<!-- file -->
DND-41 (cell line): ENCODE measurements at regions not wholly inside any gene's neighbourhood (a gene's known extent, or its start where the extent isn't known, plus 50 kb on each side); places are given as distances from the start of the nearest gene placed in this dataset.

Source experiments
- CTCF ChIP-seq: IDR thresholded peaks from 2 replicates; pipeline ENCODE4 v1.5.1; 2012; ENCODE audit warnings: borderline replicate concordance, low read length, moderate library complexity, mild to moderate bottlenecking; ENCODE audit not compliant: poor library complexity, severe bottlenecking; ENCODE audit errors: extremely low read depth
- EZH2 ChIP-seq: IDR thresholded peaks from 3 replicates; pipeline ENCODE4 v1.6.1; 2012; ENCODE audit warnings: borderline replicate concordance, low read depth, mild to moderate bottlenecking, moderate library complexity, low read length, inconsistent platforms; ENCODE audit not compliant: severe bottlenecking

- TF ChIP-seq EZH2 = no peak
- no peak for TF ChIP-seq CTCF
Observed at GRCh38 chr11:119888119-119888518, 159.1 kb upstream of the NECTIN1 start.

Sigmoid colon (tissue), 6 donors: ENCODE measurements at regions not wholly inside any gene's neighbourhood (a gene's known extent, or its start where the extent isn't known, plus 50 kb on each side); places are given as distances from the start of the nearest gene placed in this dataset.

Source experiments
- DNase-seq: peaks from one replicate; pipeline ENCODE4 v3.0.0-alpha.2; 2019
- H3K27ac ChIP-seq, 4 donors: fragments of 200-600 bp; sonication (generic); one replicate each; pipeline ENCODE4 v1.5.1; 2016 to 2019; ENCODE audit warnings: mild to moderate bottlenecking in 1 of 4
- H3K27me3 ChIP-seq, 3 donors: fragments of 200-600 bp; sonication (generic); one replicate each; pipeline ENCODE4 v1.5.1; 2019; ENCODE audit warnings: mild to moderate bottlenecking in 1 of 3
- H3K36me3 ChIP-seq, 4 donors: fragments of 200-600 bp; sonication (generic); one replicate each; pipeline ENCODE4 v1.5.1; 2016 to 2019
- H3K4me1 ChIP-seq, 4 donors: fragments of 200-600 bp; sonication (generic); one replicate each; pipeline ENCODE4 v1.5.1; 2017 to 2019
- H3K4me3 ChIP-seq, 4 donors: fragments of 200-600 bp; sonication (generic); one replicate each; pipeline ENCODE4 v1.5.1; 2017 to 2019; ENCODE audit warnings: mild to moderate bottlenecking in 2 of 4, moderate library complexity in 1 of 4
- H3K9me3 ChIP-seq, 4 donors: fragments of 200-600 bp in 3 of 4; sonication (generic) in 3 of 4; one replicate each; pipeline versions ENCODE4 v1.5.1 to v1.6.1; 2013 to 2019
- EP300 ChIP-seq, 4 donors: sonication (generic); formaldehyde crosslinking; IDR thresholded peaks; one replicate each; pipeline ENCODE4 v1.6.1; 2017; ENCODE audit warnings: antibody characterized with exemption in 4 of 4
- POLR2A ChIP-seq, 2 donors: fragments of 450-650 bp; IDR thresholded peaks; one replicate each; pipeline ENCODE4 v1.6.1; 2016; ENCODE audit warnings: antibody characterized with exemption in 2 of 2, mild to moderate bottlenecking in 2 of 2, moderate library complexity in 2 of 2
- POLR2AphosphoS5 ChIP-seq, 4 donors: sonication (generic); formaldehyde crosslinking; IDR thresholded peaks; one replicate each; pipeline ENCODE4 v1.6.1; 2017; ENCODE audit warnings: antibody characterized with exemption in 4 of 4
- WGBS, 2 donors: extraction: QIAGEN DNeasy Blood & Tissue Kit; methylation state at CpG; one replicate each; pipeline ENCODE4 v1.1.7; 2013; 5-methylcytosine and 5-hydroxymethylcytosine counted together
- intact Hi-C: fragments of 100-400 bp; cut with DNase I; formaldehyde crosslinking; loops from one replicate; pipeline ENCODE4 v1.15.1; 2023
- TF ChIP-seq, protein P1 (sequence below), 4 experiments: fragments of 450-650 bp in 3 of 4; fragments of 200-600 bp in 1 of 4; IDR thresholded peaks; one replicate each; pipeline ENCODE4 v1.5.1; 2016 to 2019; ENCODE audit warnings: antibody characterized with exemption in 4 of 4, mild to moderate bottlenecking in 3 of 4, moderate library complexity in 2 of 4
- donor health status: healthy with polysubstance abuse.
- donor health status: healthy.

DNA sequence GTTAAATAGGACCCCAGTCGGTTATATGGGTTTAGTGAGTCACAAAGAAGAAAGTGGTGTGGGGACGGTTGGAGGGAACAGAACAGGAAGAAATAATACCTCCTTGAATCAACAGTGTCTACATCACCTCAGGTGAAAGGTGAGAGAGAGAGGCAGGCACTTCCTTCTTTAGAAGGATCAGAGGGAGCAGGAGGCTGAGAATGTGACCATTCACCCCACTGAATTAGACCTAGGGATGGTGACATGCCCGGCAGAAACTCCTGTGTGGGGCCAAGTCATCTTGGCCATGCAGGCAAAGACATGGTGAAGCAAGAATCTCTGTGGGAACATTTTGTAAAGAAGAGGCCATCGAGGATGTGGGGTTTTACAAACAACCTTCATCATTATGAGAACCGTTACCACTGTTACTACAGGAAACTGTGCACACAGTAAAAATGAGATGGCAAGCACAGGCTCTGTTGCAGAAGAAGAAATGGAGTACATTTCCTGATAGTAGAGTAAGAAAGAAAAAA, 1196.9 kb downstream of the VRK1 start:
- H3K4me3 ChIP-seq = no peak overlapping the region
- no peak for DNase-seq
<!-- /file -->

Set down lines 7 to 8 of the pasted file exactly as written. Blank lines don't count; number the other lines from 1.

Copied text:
Observed at GRCh38 chr11:119888119-119888518, 159.1 kb upstream of the NECTIN1 start.

Sigmoid colon (tissue), 6 donors: ENCODE measurements at regions not wholly inside any gene's neighbourhood (a gene's known extent, or its start where the extent isn't known, plus 50 kb on each side); places are given as distances from the start of the nearest gene placed in this dataset.